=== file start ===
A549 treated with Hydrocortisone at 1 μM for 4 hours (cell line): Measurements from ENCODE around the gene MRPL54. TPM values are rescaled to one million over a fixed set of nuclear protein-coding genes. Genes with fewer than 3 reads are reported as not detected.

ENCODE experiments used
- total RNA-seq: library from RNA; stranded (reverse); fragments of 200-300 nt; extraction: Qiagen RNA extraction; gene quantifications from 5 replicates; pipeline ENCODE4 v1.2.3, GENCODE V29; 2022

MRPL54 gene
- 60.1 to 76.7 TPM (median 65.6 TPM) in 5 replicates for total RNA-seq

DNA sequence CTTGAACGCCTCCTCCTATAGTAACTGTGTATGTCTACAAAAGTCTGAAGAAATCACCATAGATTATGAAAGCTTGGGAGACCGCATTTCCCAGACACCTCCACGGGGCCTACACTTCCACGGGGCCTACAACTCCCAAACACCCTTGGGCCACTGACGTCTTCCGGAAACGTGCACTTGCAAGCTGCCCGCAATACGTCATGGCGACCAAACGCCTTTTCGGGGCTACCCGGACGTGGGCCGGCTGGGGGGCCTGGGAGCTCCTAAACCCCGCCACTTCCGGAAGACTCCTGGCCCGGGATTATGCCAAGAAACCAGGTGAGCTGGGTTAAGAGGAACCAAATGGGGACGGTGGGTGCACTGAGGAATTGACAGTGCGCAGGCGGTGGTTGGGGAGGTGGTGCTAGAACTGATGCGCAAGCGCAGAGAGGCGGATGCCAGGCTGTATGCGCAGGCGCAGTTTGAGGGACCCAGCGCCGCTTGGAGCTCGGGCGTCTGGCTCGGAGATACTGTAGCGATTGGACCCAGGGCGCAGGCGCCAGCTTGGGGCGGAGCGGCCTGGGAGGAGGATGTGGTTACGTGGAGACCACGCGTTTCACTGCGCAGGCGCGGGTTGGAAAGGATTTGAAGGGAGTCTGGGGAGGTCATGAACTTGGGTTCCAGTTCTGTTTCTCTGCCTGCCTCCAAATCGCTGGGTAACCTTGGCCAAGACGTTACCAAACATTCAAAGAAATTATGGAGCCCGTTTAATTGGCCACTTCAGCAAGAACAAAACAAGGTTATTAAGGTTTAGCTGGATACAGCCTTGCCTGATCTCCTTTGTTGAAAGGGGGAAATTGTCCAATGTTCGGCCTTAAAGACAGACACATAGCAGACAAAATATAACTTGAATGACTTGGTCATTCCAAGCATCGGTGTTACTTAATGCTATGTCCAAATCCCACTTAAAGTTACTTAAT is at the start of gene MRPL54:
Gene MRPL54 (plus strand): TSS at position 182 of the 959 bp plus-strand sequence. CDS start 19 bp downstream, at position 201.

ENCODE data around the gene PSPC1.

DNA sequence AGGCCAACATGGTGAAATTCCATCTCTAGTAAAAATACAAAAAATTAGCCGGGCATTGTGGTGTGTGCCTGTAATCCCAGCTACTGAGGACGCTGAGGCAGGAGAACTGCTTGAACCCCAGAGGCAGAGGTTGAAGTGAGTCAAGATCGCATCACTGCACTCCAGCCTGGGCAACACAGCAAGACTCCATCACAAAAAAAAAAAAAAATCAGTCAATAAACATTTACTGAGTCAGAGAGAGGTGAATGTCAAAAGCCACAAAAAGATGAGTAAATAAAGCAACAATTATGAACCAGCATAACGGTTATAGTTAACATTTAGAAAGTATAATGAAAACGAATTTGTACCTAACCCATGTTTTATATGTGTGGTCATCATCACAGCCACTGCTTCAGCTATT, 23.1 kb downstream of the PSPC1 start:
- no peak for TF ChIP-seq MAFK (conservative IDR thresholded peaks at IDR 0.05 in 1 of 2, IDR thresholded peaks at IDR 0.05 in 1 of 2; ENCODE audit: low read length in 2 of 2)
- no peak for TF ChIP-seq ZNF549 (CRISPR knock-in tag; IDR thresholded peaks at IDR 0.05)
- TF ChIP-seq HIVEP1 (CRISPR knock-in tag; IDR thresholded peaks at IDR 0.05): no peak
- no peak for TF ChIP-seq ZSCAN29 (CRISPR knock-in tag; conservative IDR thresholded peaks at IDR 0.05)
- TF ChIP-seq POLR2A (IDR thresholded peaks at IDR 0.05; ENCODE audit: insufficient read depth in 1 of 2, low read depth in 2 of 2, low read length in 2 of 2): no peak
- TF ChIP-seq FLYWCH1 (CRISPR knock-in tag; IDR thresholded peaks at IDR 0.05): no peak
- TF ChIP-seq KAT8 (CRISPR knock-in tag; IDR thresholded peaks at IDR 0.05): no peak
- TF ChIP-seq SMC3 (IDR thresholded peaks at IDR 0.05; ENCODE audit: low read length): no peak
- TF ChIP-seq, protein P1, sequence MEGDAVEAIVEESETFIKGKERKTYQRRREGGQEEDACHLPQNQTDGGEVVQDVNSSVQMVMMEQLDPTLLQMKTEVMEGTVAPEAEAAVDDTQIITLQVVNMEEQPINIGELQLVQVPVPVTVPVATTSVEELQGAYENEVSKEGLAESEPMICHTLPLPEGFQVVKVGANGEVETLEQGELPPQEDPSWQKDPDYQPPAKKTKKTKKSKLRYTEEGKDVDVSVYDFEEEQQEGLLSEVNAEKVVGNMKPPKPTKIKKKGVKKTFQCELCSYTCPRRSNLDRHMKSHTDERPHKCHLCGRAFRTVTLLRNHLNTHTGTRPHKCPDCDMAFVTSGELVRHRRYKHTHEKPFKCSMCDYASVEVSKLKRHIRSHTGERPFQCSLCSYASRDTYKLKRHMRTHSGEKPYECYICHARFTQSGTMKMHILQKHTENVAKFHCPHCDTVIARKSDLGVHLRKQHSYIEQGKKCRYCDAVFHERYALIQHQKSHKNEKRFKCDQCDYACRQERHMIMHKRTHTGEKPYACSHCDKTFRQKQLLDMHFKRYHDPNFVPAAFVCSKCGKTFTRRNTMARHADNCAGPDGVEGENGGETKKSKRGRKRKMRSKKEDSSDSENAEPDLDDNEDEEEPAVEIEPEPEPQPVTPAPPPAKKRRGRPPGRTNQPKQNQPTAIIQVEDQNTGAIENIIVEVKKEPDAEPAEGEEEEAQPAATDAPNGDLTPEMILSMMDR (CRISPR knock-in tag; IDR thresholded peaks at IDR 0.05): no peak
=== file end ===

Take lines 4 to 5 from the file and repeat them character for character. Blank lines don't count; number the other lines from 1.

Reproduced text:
MRPL54 gene
- 60.1 to 76.7 TPM (median 65.6 TPM) in 5 replicates for total RNA-seq